Ohio youth also traveled to the Expo as members of the 4-H and collegiate dairy judging teams, enjoying visits to notable farms and industry locations in the days leading up to the competition.
“Through the generous support of those that give to the judging program and endowments, the team members are able to have a special experience that will stay with them for the rest of their lives,” said Bonnie Ayars, dairy extension specialist with Ohio State and 4-H and collegiate judging team coach.
Highlights of the experience include visits to the National Dairy Shrine Museum, the Nasco company headquarters, and the Hoards Dairyman Farm. Ayars, whose family has exhibited at World Dairy Expo since 1976, notes that the experience of attending World Dairy Expo is just as valuable to the team members as the competition.
“You can relate Expo to so many other activities, experiences, and educational opportunities,” Ayars said. “The ambiance, the shavings, the decorations…it’s just phenomenal. It just has everything for a full dairy vacation package.”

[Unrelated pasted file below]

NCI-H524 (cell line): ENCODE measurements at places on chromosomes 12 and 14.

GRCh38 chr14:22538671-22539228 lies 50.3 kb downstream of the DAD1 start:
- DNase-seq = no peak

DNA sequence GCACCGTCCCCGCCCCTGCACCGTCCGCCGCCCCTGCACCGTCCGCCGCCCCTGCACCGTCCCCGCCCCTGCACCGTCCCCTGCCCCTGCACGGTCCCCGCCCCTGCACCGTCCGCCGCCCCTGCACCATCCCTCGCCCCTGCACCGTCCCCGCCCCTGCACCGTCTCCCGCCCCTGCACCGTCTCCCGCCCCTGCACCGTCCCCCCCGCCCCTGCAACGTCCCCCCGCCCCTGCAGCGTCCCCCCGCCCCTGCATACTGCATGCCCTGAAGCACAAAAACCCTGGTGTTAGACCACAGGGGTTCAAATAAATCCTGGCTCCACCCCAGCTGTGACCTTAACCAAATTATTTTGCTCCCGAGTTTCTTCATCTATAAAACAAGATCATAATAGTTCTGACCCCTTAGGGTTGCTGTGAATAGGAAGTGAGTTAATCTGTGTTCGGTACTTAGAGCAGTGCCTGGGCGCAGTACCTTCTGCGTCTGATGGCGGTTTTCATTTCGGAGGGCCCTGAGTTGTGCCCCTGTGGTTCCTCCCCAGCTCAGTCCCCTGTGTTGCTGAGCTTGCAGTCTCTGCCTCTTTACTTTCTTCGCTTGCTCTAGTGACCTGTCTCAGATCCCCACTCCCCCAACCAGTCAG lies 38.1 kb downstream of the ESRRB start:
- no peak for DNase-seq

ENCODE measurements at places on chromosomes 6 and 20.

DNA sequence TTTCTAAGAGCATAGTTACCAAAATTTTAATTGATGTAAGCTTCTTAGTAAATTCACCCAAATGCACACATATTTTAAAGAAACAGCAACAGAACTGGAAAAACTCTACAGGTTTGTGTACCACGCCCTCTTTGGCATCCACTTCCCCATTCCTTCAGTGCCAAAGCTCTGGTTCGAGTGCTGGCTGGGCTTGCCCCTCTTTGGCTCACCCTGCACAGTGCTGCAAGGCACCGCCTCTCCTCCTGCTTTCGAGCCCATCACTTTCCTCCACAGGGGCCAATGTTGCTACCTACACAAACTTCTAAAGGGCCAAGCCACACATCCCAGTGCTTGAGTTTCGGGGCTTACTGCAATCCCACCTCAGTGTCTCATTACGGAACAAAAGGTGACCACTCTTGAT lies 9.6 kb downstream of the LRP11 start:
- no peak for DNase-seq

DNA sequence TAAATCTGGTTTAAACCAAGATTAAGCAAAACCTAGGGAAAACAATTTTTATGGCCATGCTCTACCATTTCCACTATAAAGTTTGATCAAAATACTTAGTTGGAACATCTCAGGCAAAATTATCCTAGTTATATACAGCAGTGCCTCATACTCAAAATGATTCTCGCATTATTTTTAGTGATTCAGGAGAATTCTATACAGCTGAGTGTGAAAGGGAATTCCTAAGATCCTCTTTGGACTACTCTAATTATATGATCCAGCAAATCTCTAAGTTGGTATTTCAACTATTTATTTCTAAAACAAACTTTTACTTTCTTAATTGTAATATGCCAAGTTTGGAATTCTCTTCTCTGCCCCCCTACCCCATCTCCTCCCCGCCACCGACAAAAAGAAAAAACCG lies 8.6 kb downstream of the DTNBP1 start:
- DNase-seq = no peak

Next year’s World Dairy Expo, themed “Center of the Dairy Universe,” is sure to be bigger than ever, building up to the event’s 50th anniversary in 2016. For one week in October, Madison is certainly the center of the international dairy industry, and Ohioans will no doubt continue to participate in all aspects of the exposition, which Smith, Thomas, and Ayars all agree is a must-see for all dairy enthusiasts.
“It’s the World Series of dairy,” Ayars said. “It’s the Super Bowl of the dairy industry.”